Fantasy races, but not like this.
With the advanced readers copies of The Dragon’s Path coming out, folks have pointed out that it might be nice to have a primer for the different races. Who am I to disagree, right? So here you go.
Racism in fantasy’s an interesting thing, because having an entirely created world, it becomes possible — in fact necessary — to exoticise the other without excluding any real human beings or cultures from the wide and inclusive sense of “us.”
When I was first building the world of The Dagger and the Coin, I was initially resistant to the idea of having a bunch of different folks — goblins and trolls and elves and dwarfs and on and on and on — but Ty (who is increasingly becoming the unseen force in the steering of all modern fantasy literature) argued that part of what makes fantasy fantasy is that sense of walking into the Goblin Market, of being surrounded by the exotic and strange. And, whether we’re comfortable with it or not (I’m on the “not” side), that means evoking that feeling of being in a different place and surrounded by people that aren’t like you, and — in this case literally — are only kind of human.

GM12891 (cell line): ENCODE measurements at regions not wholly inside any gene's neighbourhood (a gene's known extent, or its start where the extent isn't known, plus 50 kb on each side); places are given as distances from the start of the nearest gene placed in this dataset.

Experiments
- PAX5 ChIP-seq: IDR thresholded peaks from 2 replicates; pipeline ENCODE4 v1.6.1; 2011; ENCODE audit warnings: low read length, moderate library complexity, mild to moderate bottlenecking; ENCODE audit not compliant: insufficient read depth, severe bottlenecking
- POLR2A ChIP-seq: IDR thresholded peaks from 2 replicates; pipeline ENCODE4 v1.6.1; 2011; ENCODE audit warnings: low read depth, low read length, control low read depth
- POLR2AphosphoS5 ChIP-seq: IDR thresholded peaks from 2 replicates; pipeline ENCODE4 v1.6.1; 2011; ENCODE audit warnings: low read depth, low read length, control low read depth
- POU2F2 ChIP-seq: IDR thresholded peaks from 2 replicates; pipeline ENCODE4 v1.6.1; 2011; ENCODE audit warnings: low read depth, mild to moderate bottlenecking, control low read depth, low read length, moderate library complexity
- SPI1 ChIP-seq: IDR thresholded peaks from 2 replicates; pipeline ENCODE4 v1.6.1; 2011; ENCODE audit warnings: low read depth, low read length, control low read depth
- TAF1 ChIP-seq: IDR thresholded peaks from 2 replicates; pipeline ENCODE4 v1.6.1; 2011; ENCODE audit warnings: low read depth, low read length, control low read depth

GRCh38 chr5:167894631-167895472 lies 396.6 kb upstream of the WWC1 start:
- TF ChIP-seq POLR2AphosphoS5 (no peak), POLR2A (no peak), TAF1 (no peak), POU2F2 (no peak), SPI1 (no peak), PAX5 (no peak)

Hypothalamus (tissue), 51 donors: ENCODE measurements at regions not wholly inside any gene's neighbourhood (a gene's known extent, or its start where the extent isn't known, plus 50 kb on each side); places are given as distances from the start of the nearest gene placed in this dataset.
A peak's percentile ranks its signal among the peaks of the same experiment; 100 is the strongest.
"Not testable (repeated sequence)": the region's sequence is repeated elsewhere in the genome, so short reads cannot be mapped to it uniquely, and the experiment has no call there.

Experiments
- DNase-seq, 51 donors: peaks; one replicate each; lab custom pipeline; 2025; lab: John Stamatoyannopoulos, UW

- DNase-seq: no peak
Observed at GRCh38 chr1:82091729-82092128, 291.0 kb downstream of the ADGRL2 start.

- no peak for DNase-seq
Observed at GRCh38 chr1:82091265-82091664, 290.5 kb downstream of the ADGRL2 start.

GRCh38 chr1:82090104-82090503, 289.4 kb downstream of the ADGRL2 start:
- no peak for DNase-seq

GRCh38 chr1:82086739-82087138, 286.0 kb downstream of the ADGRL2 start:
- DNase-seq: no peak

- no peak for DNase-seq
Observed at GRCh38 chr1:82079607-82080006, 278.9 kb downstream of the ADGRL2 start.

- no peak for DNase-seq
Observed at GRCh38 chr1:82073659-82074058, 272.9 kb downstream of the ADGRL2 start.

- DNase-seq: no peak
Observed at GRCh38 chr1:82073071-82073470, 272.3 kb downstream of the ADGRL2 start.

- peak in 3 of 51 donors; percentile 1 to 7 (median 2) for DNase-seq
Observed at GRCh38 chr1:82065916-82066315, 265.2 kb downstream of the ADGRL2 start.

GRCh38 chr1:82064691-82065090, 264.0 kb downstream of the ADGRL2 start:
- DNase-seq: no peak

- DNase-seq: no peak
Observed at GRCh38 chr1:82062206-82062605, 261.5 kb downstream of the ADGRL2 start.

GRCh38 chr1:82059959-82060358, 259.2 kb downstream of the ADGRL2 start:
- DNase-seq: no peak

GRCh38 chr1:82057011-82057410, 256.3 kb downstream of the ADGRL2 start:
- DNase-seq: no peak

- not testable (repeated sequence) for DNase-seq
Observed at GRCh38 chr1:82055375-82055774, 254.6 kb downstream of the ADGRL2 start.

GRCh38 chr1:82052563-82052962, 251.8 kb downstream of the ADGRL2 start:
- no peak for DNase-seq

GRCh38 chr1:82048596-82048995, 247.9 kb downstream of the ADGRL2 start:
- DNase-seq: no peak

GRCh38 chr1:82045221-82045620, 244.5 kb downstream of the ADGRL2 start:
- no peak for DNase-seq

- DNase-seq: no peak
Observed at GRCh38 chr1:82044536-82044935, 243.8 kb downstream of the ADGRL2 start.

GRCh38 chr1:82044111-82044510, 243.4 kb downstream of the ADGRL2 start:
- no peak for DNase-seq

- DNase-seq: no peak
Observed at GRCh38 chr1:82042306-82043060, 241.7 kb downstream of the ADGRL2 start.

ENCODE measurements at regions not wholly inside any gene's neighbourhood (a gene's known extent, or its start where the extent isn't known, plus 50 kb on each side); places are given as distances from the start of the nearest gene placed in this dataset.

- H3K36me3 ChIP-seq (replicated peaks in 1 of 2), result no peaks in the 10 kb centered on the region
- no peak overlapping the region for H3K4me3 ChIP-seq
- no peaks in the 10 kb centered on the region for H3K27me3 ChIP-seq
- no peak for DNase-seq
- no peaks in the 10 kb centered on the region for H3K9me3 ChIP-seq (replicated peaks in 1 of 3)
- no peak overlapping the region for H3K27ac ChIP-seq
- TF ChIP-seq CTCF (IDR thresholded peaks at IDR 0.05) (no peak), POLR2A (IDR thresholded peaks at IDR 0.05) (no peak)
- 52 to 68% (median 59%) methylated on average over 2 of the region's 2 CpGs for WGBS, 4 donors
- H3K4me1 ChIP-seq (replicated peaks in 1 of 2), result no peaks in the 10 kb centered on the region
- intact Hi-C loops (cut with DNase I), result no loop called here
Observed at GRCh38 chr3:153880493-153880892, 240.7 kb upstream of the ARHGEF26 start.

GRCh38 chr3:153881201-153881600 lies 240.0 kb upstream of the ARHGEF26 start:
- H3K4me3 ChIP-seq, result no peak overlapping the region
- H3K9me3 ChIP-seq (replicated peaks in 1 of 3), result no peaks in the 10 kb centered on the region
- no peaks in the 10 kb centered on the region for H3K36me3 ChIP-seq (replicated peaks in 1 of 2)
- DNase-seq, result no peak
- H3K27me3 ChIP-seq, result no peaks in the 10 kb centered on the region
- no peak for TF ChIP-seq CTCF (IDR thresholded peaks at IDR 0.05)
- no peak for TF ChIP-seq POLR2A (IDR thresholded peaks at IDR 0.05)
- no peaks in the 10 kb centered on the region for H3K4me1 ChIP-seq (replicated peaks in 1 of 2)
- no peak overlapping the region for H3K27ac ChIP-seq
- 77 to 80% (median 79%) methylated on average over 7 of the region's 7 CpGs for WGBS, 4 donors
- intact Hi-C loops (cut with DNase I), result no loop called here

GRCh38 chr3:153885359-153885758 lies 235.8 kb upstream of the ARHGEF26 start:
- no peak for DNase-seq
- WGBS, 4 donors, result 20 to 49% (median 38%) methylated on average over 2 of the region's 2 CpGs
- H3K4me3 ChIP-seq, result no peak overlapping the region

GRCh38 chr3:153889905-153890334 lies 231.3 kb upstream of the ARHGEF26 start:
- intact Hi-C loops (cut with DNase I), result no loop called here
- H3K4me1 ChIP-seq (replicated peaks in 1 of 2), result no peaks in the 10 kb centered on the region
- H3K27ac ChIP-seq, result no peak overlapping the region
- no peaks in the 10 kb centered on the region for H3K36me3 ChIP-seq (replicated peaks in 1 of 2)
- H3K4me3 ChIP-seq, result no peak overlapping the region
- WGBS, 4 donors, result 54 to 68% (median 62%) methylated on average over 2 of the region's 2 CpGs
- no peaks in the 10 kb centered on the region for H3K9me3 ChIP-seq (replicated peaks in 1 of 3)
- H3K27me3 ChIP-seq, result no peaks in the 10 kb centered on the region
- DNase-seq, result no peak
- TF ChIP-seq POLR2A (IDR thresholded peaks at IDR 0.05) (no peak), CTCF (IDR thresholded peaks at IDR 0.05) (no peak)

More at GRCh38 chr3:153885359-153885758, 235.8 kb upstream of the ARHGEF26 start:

High fantasy has the capacity — just the capacity, it’s by no means easy or automatic — to sit with racism defanged. When the races are separated by the intentional design of the race of fallen dragons and not accidents of where a particular person’s ancestors spent the Pleistocene, it turns into something like a needle with no poison.
I don’t know that what I’m doing with The Dagger and the Coin is particularly taking on the toxic aspects of racism, but the more I look at it, the more suspect that some of the issues are necessary. To say Jasuru are warlike and Cinnae are cunning is, I suspect, the same impulse as saying Jews are cheap and Blacks are violent, but without anyone to confront it. If I say that the Haaverkin are one particular way, no one has the authority to disagree.
I feel like I’m juggling with dulled knives here, but they’re still knives.
I’m going to have to think about this some more…